Dynamo Regulator Charger Circuit for full-time lights...



loquin

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Jan 11, 2008
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Well, I've been doing some digging over at the texas instrument semiconductor site, augi. They have a single-chip SLA (sealed lead acid) charger integrated circuit that would work in place of the complicated circuitry at the link above, and the electronics part count would drop to about 11 parts. About 6 small resisters, a couple of capacitors, an inductor, a transistor, and the IC. The whole circuit could fit on a pc board about 1.5 inches by 3 inches...
 

bennyboy

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Mar 9, 2008
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would you mind posting the required parts I would be interested in building this myself really what that is doing is giving you a constant a/c current you get that up to a constant 12v a/c and you might as well just slap a radio and a cigarrette lighter on your bike so you can charge your cell phone as you drive around. Im sure those generators are so smooth that being motorized would be more than capable to run a full 12 volt system that would be wonderful.
 

loquin

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I haven't done the design for a 6V unit yet. But, the SLA charger IC has three different charging modes you can configure. Plus bells & whistles (LED feedback, for instance) if you wanted to include it. The basic configuration uses an external transistor to pass the DC power to the battery, a bridge rectifier & capacitor for the AC-DC conversion, three small resistors in the feedback circuitry, a choke and and a blocking diode. The IC monitors the battery voltage/internal resistance for an initial fast charge and then a trickle charge when the fast charge is done. Thus, no damage to the battery due to overcharging.

In the next couple of weeks, I'll go through the design process and post a circuit schematic & parts list.

The real issue is that the bicycle dynamos are low power. Only 3 watts. (Now, they WILL put out up to 6 watts at higher speeds, but, you should only count on 3 watts.) In addition, when the bike stops, the hub (or wheel driven) dynamo's output also stops. Using a transformer or voltage doubler to achieve 12 volts will not increase the amount of power they can deliver - it is still limited to 3 watts.

Because of this, the ideal configuration for these devices would be to have them charge a small battery - one which could be used to provide power to a 3 W light for an hour or two on its own. While driving the bike during the day, all the power could be used to recharge the battery. At night, any power not used to drive the lights could also be used to maintain charge. It appears that the TI SLA battery charger IC would fit the bill perfectly for our needs.

I've located a small (4 x 2.5 x 7/8 inch) 6V, 1.2 amp-hour sealed lead-acid battery, available from multiple sources. It would provide 6V, 3W for about 2.5 hours. As I mentioned in another thread, I believe you could modify a 3 W LED 2 or 3 Cell Mag-lite to be a very nice headlight. (Even IF you drew slightly more than 3 watts from the battery, there should be enough excess capacity in a normal driving routine to maintain a charged battery.)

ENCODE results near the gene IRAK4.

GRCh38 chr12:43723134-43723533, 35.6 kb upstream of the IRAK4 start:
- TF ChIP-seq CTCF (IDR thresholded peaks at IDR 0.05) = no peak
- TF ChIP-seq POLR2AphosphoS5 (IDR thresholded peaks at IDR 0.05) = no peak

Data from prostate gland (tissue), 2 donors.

I would like to design, then build a lighting and battery charging circuit, using the Sturmey-Archer X-FDD Front Brake/Dynamo hub (which I ordered over the weekend). I'll eventually do this, and document the project here.

The problem I'm having on the home front is that we're trying to get our house ready to go on the market for a possible move... So, most of my spare time is taken up with that for a while. So, I can't jump on this thing the way I'd really like to...:-|
 
B

BSA

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Apparantly on Sheldon Browns website he just shoved the dynamo's output through a bridge diode and strait into a lead acid battery.

BSA
 

loquin

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Apparantly on Sheldon Browns website he just shoved the dynamo's output through a bridge diode and strait into a lead acid battery.

BSA
Yes - you can do that. And, it will work OK... for a while. The battery itself will act as a regulator to a certain extent, as it will limit the output voltage to the maximum cell voltage. However, the dynamo current will continue to feed into the battery, even after it is fully charged, and this will lead to early battery failure.
 
B

BSA

Guest
Yes - you can do that. And, it will work OK... for a while. The battery itself will act as a regulator to a certain extent, as it will limit the output voltage to the maximum cell voltage. However, the dynamo current will continue to feed into the battery, even after it is fully charged, and this will lead to early battery failure.
I never thought of that. I guess that sturmey archer x-fdd kills two birds with one stone, good braking and a good power source. i'm staying tuned to this project.

BSA
 

Nerobro

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Mar 20, 2008
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And if you really are kinky, you can spend $9 on a bridge rectifier and a 12v regulator. Problem solved ;-)
 
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